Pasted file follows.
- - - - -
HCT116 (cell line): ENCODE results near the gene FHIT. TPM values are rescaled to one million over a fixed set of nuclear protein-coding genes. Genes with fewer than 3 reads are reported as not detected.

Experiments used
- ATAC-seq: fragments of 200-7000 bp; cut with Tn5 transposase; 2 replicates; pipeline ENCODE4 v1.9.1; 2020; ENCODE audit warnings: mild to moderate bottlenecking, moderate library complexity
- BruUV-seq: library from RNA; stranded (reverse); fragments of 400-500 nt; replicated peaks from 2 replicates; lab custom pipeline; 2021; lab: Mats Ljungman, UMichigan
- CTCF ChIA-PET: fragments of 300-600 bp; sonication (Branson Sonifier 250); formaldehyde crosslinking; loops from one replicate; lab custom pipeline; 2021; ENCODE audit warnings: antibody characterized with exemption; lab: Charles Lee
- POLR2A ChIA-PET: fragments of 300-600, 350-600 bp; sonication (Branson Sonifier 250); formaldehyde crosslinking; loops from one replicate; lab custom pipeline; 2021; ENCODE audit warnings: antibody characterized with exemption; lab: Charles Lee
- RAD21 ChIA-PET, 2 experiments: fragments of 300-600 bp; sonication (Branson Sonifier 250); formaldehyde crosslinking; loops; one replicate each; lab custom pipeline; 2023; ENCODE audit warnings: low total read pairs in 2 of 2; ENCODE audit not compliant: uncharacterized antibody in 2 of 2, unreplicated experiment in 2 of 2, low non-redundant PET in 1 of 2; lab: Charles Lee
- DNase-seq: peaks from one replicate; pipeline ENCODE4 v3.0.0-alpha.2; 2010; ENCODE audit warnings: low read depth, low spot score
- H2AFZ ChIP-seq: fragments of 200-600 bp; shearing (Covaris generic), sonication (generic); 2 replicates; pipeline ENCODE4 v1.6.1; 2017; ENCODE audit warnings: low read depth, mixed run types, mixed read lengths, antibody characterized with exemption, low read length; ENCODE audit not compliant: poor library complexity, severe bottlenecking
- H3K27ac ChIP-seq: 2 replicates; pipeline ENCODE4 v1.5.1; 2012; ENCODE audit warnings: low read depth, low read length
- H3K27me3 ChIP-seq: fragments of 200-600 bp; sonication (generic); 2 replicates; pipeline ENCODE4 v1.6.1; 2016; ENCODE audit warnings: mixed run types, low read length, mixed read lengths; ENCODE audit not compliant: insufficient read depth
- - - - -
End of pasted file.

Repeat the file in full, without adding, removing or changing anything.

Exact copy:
HCT116 (cell line): ENCODE results near the gene FHIT. TPM values are rescaled to one million over a fixed set of nuclear protein-coding genes. Genes with fewer than 3 reads are reported as not detected.

Experiments used
- ATAC-seq: fragments of 200-7000 bp; cut with Tn5 transposase; 2 replicates; pipeline ENCODE4 v1.9.1; 2020; ENCODE audit warnings: mild to moderate bottlenecking, moderate library complexity
- BruUV-seq: library from RNA; stranded (reverse); fragments of 400-500 nt; replicated peaks from 2 replicates; lab custom pipeline; 2021; lab: Mats Ljungman, UMichigan
- CTCF ChIA-PET: fragments of 300-600 bp; sonication (Branson Sonifier 250); formaldehyde crosslinking; loops from one replicate; lab custom pipeline; 2021; ENCODE audit warnings: antibody characterized with exemption; lab: Charles Lee
- POLR2A ChIA-PET: fragments of 300-600, 350-600 bp; sonication (Branson Sonifier 250); formaldehyde crosslinking; loops from one replicate; lab custom pipeline; 2021; ENCODE audit warnings: antibody characterized with exemption; lab: Charles Lee
- RAD21 ChIA-PET, 2 experiments: fragments of 300-600 bp; sonication (Branson Sonifier 250); formaldehyde crosslinking; loops; one replicate each; lab custom pipeline; 2023; ENCODE audit warnings: low total read pairs in 2 of 2; ENCODE audit not compliant: uncharacterized antibody in 2 of 2, unreplicated experiment in 2 of 2, low non-redundant PET in 1 of 2; lab: Charles Lee
- DNase-seq: peaks from one replicate; pipeline ENCODE4 v3.0.0-alpha.2; 2010; ENCODE audit warnings: low read depth, low spot score
- H2AFZ ChIP-seq: fragments of 200-600 bp; shearing (Covaris generic), sonication (generic); 2 replicates; pipeline ENCODE4 v1.6.1; 2017; ENCODE audit warnings: low read depth, mixed run types, mixed read lengths, antibody characterized with exemption, low read length; ENCODE audit not compliant: poor library complexity, severe bottlenecking
- H3K27ac ChIP-seq: 2 replicates; pipeline ENCODE4 v1.5.1; 2012; ENCODE audit warnings: low read depth, low read length
- H3K27me3 ChIP-seq: fragments of 200-600 bp; sonication (generic); 2 replicates; pipeline ENCODE4 v1.6.1; 2016; ENCODE audit warnings: mixed run types, low read length, mixed read lengths; ENCODE audit not compliant: insufficient read depth